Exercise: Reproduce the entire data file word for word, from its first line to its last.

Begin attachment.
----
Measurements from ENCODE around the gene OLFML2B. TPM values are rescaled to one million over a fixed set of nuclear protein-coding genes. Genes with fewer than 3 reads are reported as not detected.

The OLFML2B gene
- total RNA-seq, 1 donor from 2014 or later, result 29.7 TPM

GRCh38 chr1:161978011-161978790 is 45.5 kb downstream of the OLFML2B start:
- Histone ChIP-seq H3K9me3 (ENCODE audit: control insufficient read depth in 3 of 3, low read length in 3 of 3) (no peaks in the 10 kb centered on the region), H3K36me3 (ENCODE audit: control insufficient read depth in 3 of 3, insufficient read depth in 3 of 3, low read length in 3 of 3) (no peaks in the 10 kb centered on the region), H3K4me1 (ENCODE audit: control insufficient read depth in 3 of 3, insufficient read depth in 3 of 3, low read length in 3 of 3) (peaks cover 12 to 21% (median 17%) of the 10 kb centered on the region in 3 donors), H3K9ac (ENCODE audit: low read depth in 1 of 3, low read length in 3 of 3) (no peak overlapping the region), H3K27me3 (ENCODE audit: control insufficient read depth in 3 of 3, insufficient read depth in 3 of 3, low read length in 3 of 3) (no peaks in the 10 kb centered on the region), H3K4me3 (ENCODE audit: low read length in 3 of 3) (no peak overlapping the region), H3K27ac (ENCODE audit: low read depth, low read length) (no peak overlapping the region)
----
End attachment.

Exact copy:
Measurements from ENCODE around the gene OLFML2B. TPM values are rescaled to one million over a fixed set of nuclear protein-coding genes. Genes with fewer than 3 reads are reported as not detected.

The OLFML2B gene
- total RNA-seq, 1 donor from 2014 or later, result 29.7 TPM

GRCh38 chr1:161978011-161978790 is 45.5 kb downstream of the OLFML2B start:
- Histone ChIP-seq H3K9me3 (ENCODE audit: control insufficient read depth in 3 of 3, low read length in 3 of 3) (no peaks in the 10 kb centered on the region), H3K36me3 (ENCODE audit: control insufficient read depth in 3 of 3, insufficient read depth in 3 of 3, low read length in 3 of 3) (no peaks in the 10 kb centered on the region), H3K4me1 (ENCODE audit: control insufficient read depth in 3 of 3, insufficient read depth in 3 of 3, low read length in 3 of 3) (peaks cover 12 to 21% (median 17%) of the 10 kb centered on the region in 3 donors), H3K9ac (ENCODE audit: low read depth in 1 of 3, low read length in 3 of 3) (no peak overlapping the region), H3K27me3 (ENCODE audit: control insufficient read depth in 3 of 3, insufficient read depth in 3 of 3, low read length in 3 of 3) (no peaks in the 10 kb centered on the region), H3K4me3 (ENCODE audit: low read length in 3 of 3) (no peak overlapping the region), H3K27ac (ENCODE audit: low read depth, low read length) (no peak overlapping the region)